Home Purchase Checkup

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Topic Author
Paradise
Posts: 206
Joined: Mon Dec 18, 2017 6:15 am

Home Purchase Checkup

Post by Paradise »

Hi there,

We recently moved to a HCOL and are renting. We had previously thought that we would rent for several years and buy once we’ve gotten some more data about where to live or if we even like the new city. 4 months in and we’re pretty convinced now that we want to own and where.

I had the down payment invested in my AA in July as it was a non specific timeframe, but now with a concrete 8 month timeframe, I didn’t see the point of any added risk of leaving it there as any potential upside will be short term capital gains — :annoyed . This morning I sold (luckily made a few bucks). I’m moving that portion to it looks like Affirm HYSA for .65%. Anything better that doesn’t involve a bunch of hoops?

For the house, we’re seeing that homes in the area we want and fit our lifestyle are in the 1.3 mil range.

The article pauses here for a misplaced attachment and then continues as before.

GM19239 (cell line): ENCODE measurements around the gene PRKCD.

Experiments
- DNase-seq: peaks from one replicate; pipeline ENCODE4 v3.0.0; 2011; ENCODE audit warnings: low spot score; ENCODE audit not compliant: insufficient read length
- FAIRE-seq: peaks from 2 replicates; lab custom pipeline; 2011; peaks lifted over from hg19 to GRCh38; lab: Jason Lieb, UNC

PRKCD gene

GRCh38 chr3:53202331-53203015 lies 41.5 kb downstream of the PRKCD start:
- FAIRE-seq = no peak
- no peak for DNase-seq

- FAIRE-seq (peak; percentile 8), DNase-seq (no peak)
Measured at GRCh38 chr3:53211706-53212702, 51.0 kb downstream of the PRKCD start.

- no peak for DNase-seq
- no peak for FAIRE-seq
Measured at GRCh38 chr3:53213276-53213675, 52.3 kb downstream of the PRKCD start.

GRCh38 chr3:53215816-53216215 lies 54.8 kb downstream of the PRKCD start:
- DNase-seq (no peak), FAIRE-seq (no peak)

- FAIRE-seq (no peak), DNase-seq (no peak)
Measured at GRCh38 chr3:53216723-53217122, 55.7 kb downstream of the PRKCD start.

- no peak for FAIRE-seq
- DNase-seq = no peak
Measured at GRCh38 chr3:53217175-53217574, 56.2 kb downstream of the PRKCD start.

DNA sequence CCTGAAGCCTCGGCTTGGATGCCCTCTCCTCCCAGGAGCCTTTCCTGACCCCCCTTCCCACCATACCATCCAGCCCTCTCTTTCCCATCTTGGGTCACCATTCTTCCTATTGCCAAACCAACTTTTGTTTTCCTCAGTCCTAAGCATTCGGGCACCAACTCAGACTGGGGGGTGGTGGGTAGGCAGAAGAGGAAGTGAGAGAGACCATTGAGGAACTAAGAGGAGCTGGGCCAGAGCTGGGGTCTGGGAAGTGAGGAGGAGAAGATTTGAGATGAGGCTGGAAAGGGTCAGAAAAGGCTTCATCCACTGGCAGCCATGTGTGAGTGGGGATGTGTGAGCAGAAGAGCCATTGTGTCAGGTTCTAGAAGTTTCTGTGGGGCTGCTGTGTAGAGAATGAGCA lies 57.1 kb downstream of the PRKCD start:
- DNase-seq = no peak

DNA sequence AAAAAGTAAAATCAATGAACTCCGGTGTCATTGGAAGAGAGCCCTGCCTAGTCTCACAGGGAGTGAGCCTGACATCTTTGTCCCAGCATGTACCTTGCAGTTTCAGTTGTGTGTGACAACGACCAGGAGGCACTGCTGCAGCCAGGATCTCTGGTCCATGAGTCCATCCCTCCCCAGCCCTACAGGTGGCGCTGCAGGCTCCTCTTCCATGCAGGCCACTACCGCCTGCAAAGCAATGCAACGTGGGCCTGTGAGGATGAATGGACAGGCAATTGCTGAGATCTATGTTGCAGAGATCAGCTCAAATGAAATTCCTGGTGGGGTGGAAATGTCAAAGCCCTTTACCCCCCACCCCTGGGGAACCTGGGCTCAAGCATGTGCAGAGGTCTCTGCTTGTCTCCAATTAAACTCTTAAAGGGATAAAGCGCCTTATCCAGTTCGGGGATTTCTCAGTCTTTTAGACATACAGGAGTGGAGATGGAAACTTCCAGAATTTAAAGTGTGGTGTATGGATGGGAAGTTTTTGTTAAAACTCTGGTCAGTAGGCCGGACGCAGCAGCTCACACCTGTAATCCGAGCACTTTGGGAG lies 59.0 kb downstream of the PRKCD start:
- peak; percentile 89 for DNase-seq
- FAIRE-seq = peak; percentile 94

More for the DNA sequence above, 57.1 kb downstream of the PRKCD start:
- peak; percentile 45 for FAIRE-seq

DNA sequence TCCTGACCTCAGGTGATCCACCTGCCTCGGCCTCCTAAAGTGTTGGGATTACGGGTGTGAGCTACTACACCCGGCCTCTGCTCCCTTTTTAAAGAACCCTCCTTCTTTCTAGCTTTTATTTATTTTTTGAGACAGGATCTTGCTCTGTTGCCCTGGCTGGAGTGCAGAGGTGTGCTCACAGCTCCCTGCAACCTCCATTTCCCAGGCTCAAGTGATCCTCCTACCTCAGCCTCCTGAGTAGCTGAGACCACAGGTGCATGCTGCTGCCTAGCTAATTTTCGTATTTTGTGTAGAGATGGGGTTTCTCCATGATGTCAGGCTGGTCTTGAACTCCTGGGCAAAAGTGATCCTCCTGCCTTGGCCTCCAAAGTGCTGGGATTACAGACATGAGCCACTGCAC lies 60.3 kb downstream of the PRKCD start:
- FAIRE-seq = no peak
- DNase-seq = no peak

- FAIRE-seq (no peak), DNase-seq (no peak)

Our income by the time of purchase will be roughly $400k (currently $375k). After non housing expenses, max 401k, and taxes, leaves us with $14k a month. I estimate that the mortgage payment payment plus taxes/insurance would be about $6,000 a month, leaving us with 8k a month for some fun and further investment towards early retirement.

Other considerations:
We’re in 30s with 2 small kids… probably having more.
Jobs are pretty stable… both high performers in well known large caps. Could find work elsewhere pretty easily.
260k in cash by lease end
680k in taxable
280k in pretax
148k in post tax (60k of which is 529)
No debt at all (cars paid off, credit cards paid off every month)
I don’t do emergency funds… I use credit cards and if needed pull from taxable.
All together including other assets, net worth is about 1.5M right now.

Targeting 2029 for soft early retirement (Ditch corporate jobs for optional lesser paying jobs, spend more time with family and enjoying life), which if things go about average (8%) gets us to 3.6M in investments and 1M in home equity. Probably outright pay off the house or roll this equity into an upgrade. If things don’t go so well, we’ll keep working if we have to..

On paper the numbers look good, but it’s all terrifying. Wanted to run it by this group as I’ve learned so much here and can count on your opinions on the risks here. Feel free to not hold back and tell me that these plans are idiotic :sharebeer
50% VTI | 20% VXUS | 20% BND | 10% QQQ
Jaymover
Posts: 140
Joined: Wed May 12, 2021 8:19 pm

Re: Home Purchase Checkup

Post by Jaymover »